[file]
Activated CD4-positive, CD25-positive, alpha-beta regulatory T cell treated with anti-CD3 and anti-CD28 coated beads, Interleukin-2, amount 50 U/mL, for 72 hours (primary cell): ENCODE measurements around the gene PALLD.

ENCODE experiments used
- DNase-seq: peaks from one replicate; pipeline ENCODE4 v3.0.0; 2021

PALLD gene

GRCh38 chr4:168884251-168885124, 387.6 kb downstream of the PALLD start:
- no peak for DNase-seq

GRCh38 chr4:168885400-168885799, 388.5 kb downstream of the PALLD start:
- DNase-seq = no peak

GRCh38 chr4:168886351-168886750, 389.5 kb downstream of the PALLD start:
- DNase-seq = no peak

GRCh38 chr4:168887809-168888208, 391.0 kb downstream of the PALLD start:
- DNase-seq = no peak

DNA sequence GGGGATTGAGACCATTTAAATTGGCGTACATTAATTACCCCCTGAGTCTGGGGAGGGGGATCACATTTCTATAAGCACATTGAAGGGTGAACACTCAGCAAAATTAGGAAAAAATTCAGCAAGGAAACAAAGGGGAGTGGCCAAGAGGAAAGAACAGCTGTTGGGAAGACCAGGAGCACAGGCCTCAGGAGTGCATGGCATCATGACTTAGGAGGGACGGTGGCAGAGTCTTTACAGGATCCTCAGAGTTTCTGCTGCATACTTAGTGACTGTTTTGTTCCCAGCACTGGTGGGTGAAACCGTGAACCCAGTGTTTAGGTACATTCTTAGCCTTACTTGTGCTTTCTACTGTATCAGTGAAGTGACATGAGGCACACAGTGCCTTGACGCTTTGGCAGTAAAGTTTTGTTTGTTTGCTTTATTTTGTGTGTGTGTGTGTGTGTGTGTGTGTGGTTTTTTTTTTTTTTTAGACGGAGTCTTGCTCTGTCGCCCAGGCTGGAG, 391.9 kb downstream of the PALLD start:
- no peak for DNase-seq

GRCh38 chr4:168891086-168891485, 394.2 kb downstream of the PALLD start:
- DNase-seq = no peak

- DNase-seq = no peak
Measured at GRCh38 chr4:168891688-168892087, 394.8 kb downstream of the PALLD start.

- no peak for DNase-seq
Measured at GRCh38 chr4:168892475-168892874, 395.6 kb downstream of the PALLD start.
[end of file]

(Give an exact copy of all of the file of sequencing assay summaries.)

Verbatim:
Activated CD4-positive, CD25-positive, alpha-beta regulatory T cell treated with anti-CD3 and anti-CD28 coated beads, Interleukin-2, amount 50 U/mL, for 72 hours (primary cell): ENCODE measurements around the gene PALLD.

ENCODE experiments used
- DNase-seq: peaks from one replicate; pipeline ENCODE4 v3.0.0; 2021

PALLD gene

GRCh38 chr4:168884251-168885124, 387.6 kb downstream of the PALLD start:
- no peak for DNase-seq

GRCh38 chr4:168885400-168885799, 388.5 kb downstream of the PALLD start:
- DNase-seq = no peak

GRCh38 chr4:168886351-168886750, 389.5 kb downstream of the PALLD start:
- DNase-seq = no peak

GRCh38 chr4:168887809-168888208, 391.0 kb downstream of the PALLD start:
- DNase-seq = no peak

DNA sequence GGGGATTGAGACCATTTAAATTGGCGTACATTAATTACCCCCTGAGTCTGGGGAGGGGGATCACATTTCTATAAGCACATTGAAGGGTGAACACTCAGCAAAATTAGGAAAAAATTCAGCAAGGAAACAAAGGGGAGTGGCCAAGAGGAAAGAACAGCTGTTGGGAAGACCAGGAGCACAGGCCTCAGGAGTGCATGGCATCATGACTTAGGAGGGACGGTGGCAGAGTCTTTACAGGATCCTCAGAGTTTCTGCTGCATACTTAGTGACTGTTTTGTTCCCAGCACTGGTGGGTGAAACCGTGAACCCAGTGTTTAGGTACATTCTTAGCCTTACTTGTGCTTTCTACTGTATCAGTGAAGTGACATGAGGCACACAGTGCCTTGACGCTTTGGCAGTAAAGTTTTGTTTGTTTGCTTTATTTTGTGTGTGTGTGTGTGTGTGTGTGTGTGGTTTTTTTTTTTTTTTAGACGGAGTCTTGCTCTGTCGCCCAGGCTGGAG, 391.9 kb downstream of the PALLD start:
- no peak for DNase-seq

GRCh38 chr4:168891086-168891485, 394.2 kb downstream of the PALLD start:
- DNase-seq = no peak

- DNase-seq = no peak
Measured at GRCh38 chr4:168891688-168892087, 394.8 kb downstream of the PALLD start.

- no peak for DNase-seq
Measured at GRCh38 chr4:168892475-168892874, 395.6 kb downstream of the PALLD start.